Although the jury found the evidence presented to be a sufficient basis for convicting defendant of murder, defendant points to undisputed *889evidence concerning the facial gash he suffered while fighting with Allen. Defendant contends that this evidence established sufficient provocation as a matter of law to reduce the crime to voluntary manslaughter.

It is well settled that voluntary manslaughter is a legal compromise between murder and exoneration. (People v. Johnson (1972), 4 Ill. App. 3d 249, 280 N.E.2d 764.) This distinction recognizes that the mental state required for murder is more culpable than the intense provocation which can cause an unreasonable belief that deadly force is necessary. (People v. Brown (1974), 19 Ill. App. 3d 757, 312 N.E.2d 789.) The distinction between murder and voluntary manslaughter is thus a recognition of human failings under stress, and the distinction is designed to aid the person who, through no fault of his own, finds himself in a stressful situation where perceptions and judgment may be impaired. Voluntary manslaughter may thus be viewed as an imperfect claim of self-defense (People v. Zertuche (1972), 5 Ill. App. 3d 303, 282 N.E.2d 201) and a person seeking to claim self-defense may not be the aggressor. (Ill. Rev. Stat. 1979, ch. 38, par. 7 — 4(c); People v. Walker (1978), 58 Ill. App. 3d 535, 374 N.E.2d 880; People v. Tillman (1943), 383 Ill. 560, 50 N.E.2d 751.) In this case the testimony of Ike and Drisdel was sufficient for the jury to find that Allen used force only after defendant started the fight. Under such circumstances defendant cannot claim provocation when he was the initial aggressor and where Allen merely engaged in self-defense.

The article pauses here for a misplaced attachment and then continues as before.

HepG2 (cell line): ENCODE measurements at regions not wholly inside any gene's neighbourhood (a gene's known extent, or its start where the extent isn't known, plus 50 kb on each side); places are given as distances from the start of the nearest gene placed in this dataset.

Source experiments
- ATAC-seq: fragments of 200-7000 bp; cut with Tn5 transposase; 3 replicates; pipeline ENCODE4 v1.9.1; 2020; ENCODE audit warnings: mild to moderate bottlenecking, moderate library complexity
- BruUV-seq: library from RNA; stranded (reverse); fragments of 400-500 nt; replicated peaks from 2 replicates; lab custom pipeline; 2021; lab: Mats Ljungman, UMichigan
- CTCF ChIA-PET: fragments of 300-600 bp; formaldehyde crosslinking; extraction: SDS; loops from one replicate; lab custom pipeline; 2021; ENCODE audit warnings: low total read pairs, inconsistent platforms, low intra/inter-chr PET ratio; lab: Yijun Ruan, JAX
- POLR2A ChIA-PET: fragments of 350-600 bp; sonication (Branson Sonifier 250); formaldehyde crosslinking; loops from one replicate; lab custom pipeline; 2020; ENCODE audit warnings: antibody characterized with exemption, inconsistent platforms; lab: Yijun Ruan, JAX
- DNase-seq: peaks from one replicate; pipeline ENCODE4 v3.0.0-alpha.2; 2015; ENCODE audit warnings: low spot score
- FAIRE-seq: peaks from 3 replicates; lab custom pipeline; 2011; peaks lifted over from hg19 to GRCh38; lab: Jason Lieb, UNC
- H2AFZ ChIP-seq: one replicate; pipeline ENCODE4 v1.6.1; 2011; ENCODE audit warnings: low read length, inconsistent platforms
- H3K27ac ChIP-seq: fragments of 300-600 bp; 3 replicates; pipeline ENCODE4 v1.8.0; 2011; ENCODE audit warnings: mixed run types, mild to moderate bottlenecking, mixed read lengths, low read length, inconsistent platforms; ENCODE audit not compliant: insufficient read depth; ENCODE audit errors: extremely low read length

HARRISON and WELCH, JJ., concur.